Will consumer confidence translate into a successful festive trading period, asks Lisa Hooker, leader of industry for consumer markets at PwC UK
Consumer confidence remains buoyant as we begin to emerge from the pandemic and as lockdown restrictions continue to ease. In the spring, we saw record-high levels of optimism.
In reassuring news for the industry, our latest findings show consumer confidence remains at its highest level since we started the Consumer Sentiment Index in 2008. At +10, it is now 36 points higher than it was at the start of the pandemic.
As retailers continue to accelerate plans for Christmas, will the current levels of consumer confidence have any impact on the festive season?
Where are we now? Positive sentiment across all ages and locations
For the first time since the index began, consumers are net-positive across all age groups and all regions.
This confidence has been driven by the success of the vaccine rollout. In March, we saw early signs among the over-65s that vaccines were increasing consumer confidence and, this time, we have seen noticeable improvements across those aged 35-64. Encouragingly, under-35s were the most positive, even before the impact of any vaccine phenomenon.
Are we back to normal?
Confidence may have been even stronger but our survey showed that most people do not think we are quite back to normal yet. In fact, 63% of those surveyed do not expect things to return to ‘normal’ until at least 2022. In our survey in December 2020, only 27% thought it would be 2022 before we return to pre-pandemic scenarios, suggesting people are more realistic – or cautious – about timeframes.
What does that mean for Christmas 2021?
For Retail Week’s Christmas Forecast report, we wanted to see how current confidence levels might affect this year’s golden quarter, so we added some questions to our survey.
Echoing the findings about more realistic timeframes for a return to normal, many consumers still expect some pandemic-related impact this Christmas. While people’s habits are returning to a more ‘normal’ pattern, less than two-thirds (65%) will spend the festive season with extended family, compared with almost three-quarters (72%) normally. But that is still a big change from last Christmas, where only 45% of people spent time with extended family due to tier restrictions.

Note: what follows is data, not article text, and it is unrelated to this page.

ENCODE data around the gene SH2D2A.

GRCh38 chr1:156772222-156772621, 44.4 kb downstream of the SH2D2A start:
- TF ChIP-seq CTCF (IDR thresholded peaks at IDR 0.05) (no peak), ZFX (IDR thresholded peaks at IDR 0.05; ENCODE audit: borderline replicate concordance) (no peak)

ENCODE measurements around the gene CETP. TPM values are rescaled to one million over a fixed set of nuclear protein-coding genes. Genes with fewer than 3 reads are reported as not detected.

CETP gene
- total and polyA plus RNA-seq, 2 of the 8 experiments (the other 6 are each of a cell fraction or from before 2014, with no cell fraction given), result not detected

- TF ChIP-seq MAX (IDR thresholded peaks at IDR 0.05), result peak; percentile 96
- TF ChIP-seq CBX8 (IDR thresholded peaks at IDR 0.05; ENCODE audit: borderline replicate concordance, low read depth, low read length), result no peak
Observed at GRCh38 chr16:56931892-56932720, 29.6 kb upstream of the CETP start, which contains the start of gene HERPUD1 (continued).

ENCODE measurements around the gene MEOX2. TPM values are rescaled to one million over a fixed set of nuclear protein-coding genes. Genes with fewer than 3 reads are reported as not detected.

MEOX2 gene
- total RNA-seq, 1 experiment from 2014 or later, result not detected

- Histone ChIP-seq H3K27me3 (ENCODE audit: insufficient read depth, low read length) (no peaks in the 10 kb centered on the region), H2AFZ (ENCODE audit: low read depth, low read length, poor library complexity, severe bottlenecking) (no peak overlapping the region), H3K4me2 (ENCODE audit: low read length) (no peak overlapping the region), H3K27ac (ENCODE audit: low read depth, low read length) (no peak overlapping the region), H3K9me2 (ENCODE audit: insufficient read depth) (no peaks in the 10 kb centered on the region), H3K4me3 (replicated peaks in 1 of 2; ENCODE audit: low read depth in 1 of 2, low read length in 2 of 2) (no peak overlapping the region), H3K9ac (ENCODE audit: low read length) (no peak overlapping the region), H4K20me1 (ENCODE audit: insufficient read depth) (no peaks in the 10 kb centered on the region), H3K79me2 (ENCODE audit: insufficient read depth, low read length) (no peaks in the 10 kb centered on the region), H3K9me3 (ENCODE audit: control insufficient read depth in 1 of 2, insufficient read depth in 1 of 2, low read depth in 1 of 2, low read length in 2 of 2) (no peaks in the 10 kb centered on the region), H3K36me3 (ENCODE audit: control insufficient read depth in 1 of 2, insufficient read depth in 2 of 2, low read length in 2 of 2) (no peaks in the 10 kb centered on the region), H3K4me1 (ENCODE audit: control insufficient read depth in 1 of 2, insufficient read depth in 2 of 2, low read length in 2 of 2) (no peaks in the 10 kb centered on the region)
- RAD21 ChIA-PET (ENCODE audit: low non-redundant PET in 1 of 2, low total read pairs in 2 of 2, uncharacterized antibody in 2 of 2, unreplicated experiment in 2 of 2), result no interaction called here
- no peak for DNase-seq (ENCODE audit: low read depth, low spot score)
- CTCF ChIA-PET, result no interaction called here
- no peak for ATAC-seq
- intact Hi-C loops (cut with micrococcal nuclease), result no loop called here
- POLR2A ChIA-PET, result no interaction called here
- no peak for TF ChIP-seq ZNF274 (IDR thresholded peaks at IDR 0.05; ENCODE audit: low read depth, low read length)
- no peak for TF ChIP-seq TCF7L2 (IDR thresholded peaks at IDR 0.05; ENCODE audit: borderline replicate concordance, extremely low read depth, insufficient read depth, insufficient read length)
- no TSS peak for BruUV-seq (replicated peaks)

With consumers indicating they will have more people to buy for this year, we’re expecting people to spend more. While 61% are expecting to spend the same as last year, 24% are expecting to increase spending, with 22% of those wanting to make Christmas extra special – particularly those in London and the Midlands, who experienced tier-four restrictions last December.
In good news for the high street, online’s influence will wane slightly as one in three shoppers return to stores. Online will remain the primary channel, with click and collect remaining as popular this year as last, but we expect spending in-store to recover from last year – perhaps this is not too surprising considering last-minute restrictions forced the closure of many retailers during their busiest period in 2020.
What does this mean for this year’s golden quarter?
These recent results should be positive for the high street: confidence is up, people have spare cash and they are keen to spend. But we should also be careful about reading too far ahead on sentiment. Consumer optimism must be balanced against the impact of any remaining restrictions and the tapering of government financial support, which may see some segments of the population struggle disproportionately.
That said, there is plenty to be positive about, even if concerns remain around such as supply chains, stock-outs and the ending of the rent moratorium.
Whatever happens to consumer sentiment between now and the golden quarter, there will be opportunities for retailers that are ready to capitalise, particularly those that can embed agility and get to know their consumers: who they are, who they trust, where they shop and engage, and where they will spend time now and in the future.
For in-depth information on what our survey findings might mean for your sector, read our latest Consumer Sentiment Survey. For more on what we expect to see at Christmas 2021, you can watch the recent Retail Week Christmas in July virtual panel or watch my interview with Retail Week executive editor George MacDonald.
Lisa Hooker is leader of industry for consumer markets at PwC UK
Lisa leads PwC’s retail and consumer division with a specialism in mergers and acquisitions. Her passion for understanding the challenges of diverse business models has enabled her to work across a broad variety of the UK’s biggest brands in multiple geographies.
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